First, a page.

The mid-1900s found the Adirondack Park chock full of kitschy amusement venues, most of which are no longer around. The North Pole is still in operation up in Wilmington, and the Enchanted Forest (or is it the Magic Forest?) down in Lake George is open summers. The rest, however, have faded away into the dust of time.
Not too far from Newcomb, just off Exit 29 from the Northway, is/was FrontierTown, a little bit of the American West in the Adirondacks.
Many of the folks in Newcomb (and no doubt the other nearby villages) held summer jobs here, dressed as frontier folk and making memories for tourists.
Today, all that remains is the empty main building, the train depot, and a couple small out-buildings, little more than walls and roofs.
I was meeting my County Coordinator for the NYS Bluebird Society this morning to drop off unsold nestbox kits, money from sold kits, etc. Our meeting spot was the FrontierTown parking lot. I got there early, so I wandered around taking photos.
Of course, I couldn't pass up photographing the milkweed, which is at its prime right about now.
This was the first building I encountered. Was it a jail? A storage shed?
More milkweed. :)
A small pond graced the property, surrounded by a split rail fence.
Some of the fence rails were simply coated with lichens!
I walked around the pond and crossed the little bridge (which has seen better days).
Along side the "trail" were what looked like railroad ties, albeit small railroad ties. Did they have a little train ride here?
Sure enough, following the tracks, they led right to what had been the train depot. There are no trains running here any more.
There's plenty of vegetation, though. Why, it's a regular ghost town! Minus the actual town.
I continued past the depot toward the main building, with its tall triangular form.
The remains of a wagon rest against the building.
A road grader (?) lies in the weeds.
The glass had been shattered on the door that led into the Triangle, so I poked my head and camera inside. There appeared to be a stage inside. Did they have shows here? Perhaps they held dances?
Two old chandeliers still swung from the rafters, accompanied by some tacky fluorescent lights.
A candle holder perhaps?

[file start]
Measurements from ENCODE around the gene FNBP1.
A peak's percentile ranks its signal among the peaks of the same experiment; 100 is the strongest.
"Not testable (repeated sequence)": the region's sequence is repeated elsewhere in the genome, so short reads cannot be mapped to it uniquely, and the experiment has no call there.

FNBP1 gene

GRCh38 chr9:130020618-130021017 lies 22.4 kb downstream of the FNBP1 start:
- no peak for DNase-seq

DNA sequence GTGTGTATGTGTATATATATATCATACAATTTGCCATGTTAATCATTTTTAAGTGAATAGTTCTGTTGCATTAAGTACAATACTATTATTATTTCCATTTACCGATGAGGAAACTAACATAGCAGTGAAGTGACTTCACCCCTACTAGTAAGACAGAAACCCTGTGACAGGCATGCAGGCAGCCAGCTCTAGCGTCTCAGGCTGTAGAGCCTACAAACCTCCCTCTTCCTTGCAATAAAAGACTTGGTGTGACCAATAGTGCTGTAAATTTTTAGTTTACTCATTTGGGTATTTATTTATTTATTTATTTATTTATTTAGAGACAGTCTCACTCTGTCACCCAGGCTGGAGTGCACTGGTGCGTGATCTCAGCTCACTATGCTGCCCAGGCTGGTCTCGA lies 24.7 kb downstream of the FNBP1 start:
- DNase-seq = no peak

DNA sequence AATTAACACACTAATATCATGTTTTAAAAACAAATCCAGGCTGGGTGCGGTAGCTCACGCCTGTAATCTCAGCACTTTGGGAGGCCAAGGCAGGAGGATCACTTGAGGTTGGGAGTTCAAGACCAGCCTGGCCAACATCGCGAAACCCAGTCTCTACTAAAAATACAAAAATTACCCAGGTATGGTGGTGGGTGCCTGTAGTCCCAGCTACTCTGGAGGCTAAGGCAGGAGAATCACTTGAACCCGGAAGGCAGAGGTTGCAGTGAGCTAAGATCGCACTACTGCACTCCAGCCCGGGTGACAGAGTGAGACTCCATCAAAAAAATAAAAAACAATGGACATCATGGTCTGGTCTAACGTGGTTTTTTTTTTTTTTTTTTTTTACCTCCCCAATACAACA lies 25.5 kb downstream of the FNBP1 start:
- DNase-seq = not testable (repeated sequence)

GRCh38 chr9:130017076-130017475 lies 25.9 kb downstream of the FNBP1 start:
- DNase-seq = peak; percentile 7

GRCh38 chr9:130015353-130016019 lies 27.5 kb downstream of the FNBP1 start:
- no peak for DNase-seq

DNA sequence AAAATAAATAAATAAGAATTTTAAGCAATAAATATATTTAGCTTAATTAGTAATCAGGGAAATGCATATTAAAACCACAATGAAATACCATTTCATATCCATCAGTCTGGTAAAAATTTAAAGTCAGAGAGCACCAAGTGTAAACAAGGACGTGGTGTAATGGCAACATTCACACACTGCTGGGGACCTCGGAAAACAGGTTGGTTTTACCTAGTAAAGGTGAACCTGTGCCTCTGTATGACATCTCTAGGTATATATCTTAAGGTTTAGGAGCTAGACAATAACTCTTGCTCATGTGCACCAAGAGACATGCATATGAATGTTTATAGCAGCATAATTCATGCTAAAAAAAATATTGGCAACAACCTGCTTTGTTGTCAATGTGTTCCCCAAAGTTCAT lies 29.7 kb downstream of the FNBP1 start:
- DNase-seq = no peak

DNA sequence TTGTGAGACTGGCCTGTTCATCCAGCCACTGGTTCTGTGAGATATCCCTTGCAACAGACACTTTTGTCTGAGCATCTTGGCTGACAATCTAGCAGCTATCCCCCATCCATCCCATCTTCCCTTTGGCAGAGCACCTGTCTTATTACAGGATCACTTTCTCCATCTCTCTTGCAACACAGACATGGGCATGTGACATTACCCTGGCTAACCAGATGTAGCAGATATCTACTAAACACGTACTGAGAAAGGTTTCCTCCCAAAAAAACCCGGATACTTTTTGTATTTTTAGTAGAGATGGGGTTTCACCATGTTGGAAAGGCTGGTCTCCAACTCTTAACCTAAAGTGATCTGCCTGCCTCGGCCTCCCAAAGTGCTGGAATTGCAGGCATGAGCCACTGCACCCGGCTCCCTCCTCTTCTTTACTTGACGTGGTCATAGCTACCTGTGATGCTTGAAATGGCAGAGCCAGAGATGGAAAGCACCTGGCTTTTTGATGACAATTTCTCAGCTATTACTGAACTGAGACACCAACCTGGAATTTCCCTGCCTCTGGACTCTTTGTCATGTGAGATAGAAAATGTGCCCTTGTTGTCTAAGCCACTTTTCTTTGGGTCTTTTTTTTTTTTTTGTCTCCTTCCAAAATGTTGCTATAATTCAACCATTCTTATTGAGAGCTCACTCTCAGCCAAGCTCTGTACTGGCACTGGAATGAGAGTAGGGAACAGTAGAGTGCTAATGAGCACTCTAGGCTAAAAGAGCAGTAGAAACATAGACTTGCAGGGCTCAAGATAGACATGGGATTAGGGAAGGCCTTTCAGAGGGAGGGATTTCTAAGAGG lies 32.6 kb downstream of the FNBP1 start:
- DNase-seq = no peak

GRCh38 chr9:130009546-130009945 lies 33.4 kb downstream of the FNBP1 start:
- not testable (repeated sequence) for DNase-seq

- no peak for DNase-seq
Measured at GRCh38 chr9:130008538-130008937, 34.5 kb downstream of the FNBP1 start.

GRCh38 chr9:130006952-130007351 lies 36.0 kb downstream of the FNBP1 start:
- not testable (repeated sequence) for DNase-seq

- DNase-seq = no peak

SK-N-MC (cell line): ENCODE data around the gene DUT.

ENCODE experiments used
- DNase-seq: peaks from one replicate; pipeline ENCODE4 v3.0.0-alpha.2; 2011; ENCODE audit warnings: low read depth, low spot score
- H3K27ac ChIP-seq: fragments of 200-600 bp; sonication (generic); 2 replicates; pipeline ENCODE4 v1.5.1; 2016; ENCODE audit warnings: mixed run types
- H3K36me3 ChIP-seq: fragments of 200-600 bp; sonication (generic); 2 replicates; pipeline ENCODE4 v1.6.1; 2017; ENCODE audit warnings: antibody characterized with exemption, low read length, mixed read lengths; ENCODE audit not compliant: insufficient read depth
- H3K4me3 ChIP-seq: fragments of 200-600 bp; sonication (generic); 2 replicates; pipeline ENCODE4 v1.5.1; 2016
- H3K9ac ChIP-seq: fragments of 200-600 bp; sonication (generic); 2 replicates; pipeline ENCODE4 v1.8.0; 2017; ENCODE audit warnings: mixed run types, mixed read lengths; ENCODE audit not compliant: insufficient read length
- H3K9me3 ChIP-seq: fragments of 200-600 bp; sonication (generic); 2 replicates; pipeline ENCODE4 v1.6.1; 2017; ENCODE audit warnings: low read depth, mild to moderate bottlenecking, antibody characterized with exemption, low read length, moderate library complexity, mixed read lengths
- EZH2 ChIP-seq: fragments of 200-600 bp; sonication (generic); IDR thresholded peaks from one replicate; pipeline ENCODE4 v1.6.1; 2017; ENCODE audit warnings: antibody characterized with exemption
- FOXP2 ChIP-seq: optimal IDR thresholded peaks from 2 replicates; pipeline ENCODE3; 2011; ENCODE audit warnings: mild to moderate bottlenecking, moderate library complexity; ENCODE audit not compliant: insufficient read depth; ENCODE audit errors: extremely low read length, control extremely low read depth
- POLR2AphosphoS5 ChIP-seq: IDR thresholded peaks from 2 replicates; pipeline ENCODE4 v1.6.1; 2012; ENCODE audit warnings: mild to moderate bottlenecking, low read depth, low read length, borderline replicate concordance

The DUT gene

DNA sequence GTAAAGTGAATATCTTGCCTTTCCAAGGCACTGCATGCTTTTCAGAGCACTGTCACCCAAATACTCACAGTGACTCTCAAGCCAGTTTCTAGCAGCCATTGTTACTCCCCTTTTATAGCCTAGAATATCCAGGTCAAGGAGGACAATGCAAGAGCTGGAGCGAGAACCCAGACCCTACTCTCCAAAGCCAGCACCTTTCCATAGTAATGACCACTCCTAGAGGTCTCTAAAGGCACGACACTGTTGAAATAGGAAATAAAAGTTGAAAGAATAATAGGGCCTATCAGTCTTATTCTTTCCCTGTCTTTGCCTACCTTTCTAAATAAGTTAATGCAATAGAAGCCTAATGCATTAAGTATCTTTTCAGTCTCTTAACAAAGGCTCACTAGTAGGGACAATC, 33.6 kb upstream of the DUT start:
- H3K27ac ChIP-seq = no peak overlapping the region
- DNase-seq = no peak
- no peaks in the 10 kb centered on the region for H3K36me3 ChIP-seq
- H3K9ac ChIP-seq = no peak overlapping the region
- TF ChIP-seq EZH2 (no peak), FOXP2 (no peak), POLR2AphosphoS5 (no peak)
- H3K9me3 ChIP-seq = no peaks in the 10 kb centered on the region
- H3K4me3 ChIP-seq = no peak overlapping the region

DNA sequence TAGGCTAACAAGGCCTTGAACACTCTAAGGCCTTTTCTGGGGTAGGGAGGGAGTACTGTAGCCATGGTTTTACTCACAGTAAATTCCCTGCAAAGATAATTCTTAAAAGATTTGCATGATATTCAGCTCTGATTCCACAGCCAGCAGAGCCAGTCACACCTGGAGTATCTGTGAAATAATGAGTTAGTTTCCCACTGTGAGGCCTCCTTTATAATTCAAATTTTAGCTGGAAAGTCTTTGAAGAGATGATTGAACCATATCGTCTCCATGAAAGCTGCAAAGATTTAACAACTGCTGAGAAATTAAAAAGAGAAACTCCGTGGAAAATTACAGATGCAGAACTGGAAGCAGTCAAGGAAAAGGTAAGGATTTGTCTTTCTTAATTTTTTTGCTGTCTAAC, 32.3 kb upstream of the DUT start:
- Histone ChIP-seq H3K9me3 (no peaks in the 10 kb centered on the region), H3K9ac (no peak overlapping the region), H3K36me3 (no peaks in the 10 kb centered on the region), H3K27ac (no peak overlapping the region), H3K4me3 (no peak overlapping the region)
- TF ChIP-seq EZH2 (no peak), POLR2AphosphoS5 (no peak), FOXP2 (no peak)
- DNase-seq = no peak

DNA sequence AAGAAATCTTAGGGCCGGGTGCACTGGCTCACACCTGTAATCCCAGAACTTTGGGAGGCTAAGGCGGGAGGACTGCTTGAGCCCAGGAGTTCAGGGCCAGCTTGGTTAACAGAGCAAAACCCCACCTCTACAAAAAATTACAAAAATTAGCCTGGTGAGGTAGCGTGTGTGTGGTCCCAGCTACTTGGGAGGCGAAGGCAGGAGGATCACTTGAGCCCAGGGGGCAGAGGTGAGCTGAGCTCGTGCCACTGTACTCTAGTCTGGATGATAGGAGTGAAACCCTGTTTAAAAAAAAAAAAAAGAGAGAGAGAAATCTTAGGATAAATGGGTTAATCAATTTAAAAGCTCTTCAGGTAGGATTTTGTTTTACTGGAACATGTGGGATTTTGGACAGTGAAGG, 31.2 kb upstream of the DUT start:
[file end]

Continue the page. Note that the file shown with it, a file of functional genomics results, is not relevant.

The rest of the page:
A fire hydrant lurked nearby, almost swallowed up by the vegetation.
I headed back toward the train depot.
How very sad it all looks today. The original signs are still in place, warning visitors to be careful on the rides. Today I suppose they apply equally well to visitors like me who are just poking around.
Soon Kathy rolled into the parking lot and my wandering came to and end. I gave her my bluebird stuff, we swapped a few stories, and then we went our separate ways.
I never got to visit places like FrontierTown when I was a kid. Oh, we did Disney World out in California when we lived there, but I was too young to remember. I do remember asking to go to the North Pole when we visited Lake Placid, but we never did.
The place I always wanted to visit was down in the Mohawk Valley: Petrified Creatures. I was really into dinosaurs when I was a kid, and this place had 'em. Well, I guess what they really had were fiberglass replicas, which I've heard weren't to accurate. We would pass Petrified Creatures every time we drove to my grandparents' house in Gloversville. Every time I would ask if we could stop, but we never did. I finally stopped asking. I can still remember seeing the neck and head of a brontosaurus and the ridged back of a stegosaurus peeking through the trees, behind the perimeter fence. Like all such places in the Park, Petrified Creatures is nothing more than a fenced in patch of trees and weeds today. An era has passed. The nostalgic side of me is sorry I missed them.